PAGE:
July 31, 2014

Eastern Iowa looks to be testing ground for driverless cars

Johnson County in eastern Iowa is trying to pull out into the fast lane and get ahead of the rest of the country when it comes to being the home for developing driverless cars. The Johnson County Supervisors unanimously passed a proclamation Thursday encouraging the testing of the vehicles — the first county in the nation to do so.

Iowa City Area Development (ICAD) Group president Mark Nolte, says the proclamation comes on the heels of a visit by a delegation to the “Automated Vehicle Symposium” in San Francisco last week. “We had some great discussions with some the companies that are looking to implement this technology, and so this proclamation and the ones that will follow from the city of Iowa City, Coralville and North Liberty, help really show that we are serious about wanting to encourage them to come and use our roadways to get the mileage necessary for the public to adopt this new technology,” Nolte says.

It seems like something from a Jetsons’ cartoon, but Nolte says driverless cars are no longer that futuristic. “Driverless vehicles will be the next big technology that profoundly affects all of our lives — kind of like the smart phones have over the last few years,” Nolte says. “And so we’re trying to position Iowa to be the leader in this emerging technology.”

Nolte says there are sveveral selling points Iowa can offer to automakers. “We’ve got a lot of engineering research at the University of Iowa and Iowa State. The University of Iowa is home to the National Advanced Driving Simulator which is very critical as an asset for our state as we look to encourage these companies,” Nolte explains. “If you look at what’s been done in the automotive sector, what’s coming for the trucking sector. We just see that there’s as a natural fit for Iowa in this coming industry.”

He says companies like GM, Mercedes, Volvo and Google were all at the event in San Francisco, and he says they aren’t the only ones looking at the technology. “Every automaker is looking at these systems right now. I think the question is: Who is going to be first to market? And is the public ready for it? And the only way to find that out is to put these on the road and let people experience them,” Nolte says.

Nolte says getting the public used to the idea of the driverless car is a big issue. But he says there are already some systems being used and the studies have shown they increase the safety of vehicles. “We as humans overestimate our competency for safety behind the wheel,” according to Nolte. “When you compare us to these systems — we are going to have 360 degree vision, they’ll never get tired, they’ll never get distracted, they’ll be able to communicate with other vehicles with the infrastructure — they are vastly superior from a safety standpoint than humans ever will be.”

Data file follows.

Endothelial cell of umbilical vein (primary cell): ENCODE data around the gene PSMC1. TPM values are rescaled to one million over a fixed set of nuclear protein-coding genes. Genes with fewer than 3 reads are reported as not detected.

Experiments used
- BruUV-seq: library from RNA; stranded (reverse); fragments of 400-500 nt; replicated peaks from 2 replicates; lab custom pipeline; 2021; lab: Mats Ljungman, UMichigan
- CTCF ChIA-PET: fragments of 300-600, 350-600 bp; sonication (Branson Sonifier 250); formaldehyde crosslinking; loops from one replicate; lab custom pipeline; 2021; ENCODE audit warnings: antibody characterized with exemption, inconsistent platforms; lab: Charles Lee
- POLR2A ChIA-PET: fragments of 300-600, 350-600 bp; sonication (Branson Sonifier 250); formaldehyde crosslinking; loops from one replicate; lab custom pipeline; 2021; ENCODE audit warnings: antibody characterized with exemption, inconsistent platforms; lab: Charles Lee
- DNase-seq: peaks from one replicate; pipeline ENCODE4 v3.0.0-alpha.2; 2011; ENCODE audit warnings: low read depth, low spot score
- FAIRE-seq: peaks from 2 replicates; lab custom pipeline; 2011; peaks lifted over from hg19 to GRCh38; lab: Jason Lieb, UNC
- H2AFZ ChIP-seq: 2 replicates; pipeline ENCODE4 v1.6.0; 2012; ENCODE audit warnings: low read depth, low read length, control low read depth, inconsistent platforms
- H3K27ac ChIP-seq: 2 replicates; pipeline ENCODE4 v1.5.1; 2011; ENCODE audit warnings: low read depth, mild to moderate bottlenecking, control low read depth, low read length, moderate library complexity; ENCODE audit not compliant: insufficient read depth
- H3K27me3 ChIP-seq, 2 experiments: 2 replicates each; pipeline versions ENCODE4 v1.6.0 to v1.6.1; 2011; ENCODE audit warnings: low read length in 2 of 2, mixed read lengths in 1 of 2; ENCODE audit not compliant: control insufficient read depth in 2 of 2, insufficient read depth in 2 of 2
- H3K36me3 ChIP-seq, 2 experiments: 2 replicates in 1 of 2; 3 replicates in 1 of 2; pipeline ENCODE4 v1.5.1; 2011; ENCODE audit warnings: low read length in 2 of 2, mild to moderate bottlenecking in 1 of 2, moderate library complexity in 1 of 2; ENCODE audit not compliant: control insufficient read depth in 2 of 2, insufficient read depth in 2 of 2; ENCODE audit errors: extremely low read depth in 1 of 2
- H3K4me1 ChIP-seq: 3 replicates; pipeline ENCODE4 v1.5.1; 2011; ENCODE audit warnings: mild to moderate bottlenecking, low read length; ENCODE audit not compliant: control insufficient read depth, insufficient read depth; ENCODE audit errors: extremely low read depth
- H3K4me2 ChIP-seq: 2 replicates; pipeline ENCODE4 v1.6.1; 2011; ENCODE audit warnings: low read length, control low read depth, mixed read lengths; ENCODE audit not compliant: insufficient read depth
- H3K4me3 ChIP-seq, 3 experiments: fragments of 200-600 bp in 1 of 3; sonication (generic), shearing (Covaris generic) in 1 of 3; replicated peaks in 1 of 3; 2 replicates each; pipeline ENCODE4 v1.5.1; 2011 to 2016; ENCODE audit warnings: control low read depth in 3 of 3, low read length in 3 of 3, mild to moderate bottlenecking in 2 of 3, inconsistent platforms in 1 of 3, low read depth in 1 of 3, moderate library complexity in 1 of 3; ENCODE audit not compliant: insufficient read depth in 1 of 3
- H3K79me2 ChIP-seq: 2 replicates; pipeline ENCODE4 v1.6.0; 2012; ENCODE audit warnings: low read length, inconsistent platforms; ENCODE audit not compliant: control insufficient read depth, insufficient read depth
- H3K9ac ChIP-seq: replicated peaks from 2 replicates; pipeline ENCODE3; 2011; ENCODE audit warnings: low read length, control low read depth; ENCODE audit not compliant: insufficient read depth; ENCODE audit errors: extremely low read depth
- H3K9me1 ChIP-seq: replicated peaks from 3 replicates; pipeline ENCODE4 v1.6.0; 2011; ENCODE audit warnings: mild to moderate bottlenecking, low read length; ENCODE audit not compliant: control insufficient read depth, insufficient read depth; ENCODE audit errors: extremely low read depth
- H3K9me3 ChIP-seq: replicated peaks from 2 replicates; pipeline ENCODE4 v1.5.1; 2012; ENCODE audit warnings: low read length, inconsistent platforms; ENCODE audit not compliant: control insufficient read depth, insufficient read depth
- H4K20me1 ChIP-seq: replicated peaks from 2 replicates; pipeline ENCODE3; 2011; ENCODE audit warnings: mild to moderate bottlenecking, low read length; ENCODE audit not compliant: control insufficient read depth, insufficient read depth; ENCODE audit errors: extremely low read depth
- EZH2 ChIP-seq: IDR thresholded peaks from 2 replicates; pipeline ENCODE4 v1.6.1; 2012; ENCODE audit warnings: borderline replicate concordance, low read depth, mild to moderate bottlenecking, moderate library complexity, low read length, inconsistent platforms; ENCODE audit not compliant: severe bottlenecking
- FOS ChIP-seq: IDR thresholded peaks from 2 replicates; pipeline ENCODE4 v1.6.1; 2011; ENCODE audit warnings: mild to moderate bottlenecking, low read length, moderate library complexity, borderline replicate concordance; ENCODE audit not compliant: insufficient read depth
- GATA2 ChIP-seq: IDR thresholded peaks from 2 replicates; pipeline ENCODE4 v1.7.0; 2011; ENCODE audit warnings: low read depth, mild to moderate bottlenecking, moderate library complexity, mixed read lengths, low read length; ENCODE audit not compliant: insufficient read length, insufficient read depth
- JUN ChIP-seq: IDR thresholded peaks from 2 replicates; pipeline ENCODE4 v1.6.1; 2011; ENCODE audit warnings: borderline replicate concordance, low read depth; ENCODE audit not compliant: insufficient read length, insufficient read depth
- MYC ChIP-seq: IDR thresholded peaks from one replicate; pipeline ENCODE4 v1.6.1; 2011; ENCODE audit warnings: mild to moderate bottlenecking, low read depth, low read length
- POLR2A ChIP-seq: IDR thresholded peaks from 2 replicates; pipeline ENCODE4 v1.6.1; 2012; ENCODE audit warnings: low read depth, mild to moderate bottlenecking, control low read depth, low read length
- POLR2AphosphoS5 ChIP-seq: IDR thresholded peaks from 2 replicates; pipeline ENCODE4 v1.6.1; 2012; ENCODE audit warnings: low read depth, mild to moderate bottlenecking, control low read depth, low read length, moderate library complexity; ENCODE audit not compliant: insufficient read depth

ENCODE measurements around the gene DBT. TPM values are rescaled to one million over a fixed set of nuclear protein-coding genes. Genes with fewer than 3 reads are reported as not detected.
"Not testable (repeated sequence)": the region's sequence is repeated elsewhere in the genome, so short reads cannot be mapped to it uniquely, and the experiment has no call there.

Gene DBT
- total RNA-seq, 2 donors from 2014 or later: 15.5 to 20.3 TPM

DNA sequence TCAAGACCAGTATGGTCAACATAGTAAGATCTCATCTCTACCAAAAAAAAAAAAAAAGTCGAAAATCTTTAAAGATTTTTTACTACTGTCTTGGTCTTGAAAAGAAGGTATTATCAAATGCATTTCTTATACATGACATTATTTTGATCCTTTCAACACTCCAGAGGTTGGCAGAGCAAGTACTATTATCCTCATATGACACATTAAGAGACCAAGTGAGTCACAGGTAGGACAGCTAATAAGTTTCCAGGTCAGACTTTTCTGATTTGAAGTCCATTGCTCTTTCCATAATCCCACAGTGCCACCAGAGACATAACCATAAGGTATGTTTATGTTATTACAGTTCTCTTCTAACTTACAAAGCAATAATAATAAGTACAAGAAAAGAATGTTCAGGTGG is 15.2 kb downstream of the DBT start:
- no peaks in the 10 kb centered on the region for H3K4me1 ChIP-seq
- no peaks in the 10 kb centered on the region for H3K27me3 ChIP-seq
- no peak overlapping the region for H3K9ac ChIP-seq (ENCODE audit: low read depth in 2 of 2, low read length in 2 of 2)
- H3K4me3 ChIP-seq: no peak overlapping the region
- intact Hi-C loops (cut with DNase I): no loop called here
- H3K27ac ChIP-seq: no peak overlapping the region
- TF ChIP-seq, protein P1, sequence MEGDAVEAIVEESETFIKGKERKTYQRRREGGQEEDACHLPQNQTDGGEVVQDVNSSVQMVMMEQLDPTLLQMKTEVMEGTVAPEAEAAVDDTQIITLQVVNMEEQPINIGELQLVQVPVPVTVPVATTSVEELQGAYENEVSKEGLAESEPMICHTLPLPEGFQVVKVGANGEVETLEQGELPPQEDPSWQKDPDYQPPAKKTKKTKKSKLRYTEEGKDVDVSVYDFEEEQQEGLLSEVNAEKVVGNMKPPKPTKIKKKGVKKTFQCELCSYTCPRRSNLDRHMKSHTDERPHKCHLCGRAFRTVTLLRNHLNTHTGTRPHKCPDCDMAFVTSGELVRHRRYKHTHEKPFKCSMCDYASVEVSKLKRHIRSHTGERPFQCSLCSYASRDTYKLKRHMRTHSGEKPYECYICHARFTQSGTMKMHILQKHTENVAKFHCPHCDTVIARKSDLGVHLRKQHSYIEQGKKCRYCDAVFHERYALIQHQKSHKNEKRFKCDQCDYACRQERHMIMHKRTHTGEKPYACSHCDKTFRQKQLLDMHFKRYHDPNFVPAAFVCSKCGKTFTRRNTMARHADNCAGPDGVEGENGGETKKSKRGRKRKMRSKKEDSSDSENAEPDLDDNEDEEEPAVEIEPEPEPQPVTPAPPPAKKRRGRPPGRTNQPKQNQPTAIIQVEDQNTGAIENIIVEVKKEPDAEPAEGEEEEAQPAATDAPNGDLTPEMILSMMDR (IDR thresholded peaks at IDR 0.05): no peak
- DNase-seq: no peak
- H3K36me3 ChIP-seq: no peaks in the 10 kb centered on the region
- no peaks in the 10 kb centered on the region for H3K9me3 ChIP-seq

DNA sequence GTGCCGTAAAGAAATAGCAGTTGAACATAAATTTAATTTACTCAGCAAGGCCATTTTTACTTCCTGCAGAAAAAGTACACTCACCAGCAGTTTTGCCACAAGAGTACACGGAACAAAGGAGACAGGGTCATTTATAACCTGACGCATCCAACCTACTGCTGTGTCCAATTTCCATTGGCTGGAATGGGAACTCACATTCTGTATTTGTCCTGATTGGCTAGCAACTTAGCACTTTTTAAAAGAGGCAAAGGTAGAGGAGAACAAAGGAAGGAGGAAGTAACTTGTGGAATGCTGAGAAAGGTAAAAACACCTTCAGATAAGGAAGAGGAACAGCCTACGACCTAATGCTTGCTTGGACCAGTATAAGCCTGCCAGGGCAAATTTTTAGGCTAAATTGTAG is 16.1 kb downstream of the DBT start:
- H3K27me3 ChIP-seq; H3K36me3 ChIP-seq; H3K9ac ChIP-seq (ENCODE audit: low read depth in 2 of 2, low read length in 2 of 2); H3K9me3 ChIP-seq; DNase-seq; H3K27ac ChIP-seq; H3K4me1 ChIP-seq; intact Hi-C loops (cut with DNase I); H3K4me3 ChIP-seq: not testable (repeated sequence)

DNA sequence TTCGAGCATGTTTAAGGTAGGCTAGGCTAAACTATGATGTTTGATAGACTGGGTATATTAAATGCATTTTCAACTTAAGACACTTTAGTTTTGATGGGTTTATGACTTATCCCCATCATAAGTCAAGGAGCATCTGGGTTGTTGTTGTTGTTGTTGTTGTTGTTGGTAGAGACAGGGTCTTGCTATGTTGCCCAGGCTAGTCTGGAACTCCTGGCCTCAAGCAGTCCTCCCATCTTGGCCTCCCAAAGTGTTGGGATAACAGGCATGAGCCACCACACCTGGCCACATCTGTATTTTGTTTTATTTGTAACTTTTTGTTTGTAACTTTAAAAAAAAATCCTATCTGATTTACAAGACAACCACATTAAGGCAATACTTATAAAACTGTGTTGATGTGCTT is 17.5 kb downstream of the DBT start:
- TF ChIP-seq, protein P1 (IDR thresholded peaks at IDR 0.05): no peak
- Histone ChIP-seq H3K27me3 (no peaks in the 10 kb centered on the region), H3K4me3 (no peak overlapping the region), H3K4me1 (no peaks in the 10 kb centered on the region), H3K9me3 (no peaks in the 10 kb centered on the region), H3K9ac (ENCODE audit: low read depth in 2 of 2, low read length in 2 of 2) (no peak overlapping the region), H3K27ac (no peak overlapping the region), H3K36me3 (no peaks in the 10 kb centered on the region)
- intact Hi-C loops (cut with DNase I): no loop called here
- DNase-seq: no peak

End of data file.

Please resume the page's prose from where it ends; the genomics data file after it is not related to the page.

Ann Arbor, Michigan has a system for driverless cars that’s in a simulated environment that Nolte says is not as favorable to the automakers as having the vehicles run on regular roads. He says the Johnson County group might work with them on the research. Nolte says there are a few other competitors out there. “So far, three states have limited testing laws, Nevada, Michigan, California. California is having some issues rolling out the rules around this,” Nolte says. “So the feedback we’ve gotten from some of the legislative and public policy folks for the auto industry is, the first state that lets us come in and truly just adopts us and lets us log mileage on the roads will be the state we move to first.”

He says Iowa is ready to make that happen. “Current state law does not have any restrictions against this. And so, we’ve had some great conversations with the Iowa Department of Transportation and the State Patrol and the safety folks and the Iowa Economic Development Authority and the governor’s office. There’s nothing legislatively that we need to change to allow this to happen right now,” Nolte says.

He says the I-CAD Group will continue to set meetings with companies and organizations from the Automated Vehicle Symposium and they are working on establishing dates with local city councils for future proclamations to welcome driverless vehicles.

 

Iowa senator who battled Oprah Winfrey in 1996 has died

Berl Priebe

Berl Priebe

A former state legislator who once got in a national spat with Oprah Winfrey has died.

Berl Priebe of Algona served in the Iowa House for four years and in the Iowa Senate for 24 years. Priebe, who raised Angus cattle, took offense to a 1996 Oprah Winfrey show about Mad Cow Disease. Priebe blamed Winfrey for the dramatic drop in U.S. cattle prices. He demanded that Winfrey tell her viewers Mad Cow Disease had not been found in the United States. Winfrey responded, saying she had asked questions the American public deserved to have answered given the Mad Cow outbreak in Great Britain.